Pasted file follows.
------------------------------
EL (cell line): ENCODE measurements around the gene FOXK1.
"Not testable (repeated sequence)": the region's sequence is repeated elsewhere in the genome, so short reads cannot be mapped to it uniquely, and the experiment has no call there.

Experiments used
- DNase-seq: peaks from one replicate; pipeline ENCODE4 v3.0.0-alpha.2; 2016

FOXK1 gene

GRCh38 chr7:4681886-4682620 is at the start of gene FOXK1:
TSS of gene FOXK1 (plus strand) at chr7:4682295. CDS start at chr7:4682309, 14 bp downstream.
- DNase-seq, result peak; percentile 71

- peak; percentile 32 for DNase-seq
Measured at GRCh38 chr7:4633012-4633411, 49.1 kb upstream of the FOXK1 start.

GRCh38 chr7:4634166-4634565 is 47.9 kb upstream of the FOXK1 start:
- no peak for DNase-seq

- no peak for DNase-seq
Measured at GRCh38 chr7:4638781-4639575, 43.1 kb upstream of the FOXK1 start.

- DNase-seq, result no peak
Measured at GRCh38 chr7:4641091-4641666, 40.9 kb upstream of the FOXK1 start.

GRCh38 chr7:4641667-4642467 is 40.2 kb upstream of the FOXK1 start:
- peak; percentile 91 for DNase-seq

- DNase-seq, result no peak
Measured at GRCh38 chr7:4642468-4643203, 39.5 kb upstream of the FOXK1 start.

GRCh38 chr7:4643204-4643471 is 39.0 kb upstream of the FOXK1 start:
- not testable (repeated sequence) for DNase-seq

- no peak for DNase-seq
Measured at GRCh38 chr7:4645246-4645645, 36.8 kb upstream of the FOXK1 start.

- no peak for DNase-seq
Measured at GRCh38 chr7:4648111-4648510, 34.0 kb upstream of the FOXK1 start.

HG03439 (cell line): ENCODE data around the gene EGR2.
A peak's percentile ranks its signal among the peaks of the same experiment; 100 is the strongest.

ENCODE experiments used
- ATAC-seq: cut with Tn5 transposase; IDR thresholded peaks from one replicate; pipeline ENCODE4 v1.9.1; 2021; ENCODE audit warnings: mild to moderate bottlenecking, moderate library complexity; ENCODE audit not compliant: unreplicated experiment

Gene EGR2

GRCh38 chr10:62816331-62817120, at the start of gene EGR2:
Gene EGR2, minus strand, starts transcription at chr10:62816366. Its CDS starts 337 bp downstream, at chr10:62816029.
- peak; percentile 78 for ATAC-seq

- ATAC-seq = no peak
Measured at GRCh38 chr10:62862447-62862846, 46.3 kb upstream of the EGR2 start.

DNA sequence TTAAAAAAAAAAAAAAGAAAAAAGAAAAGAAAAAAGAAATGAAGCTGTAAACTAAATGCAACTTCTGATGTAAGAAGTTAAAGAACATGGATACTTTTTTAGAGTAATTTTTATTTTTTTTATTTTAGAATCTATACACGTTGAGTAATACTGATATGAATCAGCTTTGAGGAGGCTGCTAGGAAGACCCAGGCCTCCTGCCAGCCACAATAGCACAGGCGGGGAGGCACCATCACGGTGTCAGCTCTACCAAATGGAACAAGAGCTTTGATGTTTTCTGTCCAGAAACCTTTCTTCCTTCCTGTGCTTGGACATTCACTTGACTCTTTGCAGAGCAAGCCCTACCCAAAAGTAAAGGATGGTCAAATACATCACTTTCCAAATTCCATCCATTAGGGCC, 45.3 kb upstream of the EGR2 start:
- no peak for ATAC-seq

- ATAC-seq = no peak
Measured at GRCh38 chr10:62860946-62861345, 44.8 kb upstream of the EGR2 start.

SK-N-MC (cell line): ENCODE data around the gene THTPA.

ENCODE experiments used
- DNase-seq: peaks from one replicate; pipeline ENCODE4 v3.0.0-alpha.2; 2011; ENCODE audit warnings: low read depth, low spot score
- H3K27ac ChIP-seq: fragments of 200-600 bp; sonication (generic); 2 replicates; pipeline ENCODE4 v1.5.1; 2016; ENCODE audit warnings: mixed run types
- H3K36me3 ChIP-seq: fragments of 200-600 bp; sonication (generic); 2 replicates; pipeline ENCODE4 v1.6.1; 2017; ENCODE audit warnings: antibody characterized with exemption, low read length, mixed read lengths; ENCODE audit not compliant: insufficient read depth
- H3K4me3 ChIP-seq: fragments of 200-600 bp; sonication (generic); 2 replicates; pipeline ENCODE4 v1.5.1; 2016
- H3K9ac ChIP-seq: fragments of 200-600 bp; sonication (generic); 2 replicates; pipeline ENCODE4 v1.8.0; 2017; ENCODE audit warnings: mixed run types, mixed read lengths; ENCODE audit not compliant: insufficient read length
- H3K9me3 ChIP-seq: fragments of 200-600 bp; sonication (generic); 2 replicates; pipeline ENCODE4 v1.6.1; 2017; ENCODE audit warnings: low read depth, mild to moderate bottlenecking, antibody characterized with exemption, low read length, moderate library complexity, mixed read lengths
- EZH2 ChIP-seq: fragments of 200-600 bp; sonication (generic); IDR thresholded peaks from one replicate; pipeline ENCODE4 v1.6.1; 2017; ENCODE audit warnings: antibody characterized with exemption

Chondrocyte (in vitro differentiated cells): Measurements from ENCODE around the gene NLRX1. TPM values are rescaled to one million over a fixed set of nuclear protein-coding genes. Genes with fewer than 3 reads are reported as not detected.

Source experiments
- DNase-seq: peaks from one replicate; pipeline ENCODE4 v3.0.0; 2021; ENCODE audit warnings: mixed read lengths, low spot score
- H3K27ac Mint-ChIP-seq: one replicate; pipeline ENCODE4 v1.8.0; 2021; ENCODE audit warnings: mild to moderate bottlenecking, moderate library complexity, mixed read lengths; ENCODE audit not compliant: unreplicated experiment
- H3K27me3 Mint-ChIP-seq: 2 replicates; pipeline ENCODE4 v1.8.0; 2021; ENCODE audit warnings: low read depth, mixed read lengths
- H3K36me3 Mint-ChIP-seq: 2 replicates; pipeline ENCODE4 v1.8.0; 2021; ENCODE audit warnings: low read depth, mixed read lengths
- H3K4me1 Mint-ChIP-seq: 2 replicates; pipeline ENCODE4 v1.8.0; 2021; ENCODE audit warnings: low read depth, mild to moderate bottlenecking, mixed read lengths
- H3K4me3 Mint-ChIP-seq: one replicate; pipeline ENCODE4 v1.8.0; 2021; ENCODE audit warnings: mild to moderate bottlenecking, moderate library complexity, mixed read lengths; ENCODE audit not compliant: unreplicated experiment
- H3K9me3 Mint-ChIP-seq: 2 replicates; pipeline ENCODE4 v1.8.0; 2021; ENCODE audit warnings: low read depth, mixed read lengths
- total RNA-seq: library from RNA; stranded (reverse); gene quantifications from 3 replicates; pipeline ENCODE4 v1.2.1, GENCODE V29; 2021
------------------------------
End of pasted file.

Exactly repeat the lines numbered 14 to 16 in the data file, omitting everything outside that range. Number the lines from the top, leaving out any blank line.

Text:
Measured at GRCh38 chr7:4638781-4639575, 43.1 kb upstream of the FOXK1 start.

- DNase-seq, result no peak
Measured at GRCh38 chr7:4641091-4641666, 40.9 kb upstream of the FOXK1 start.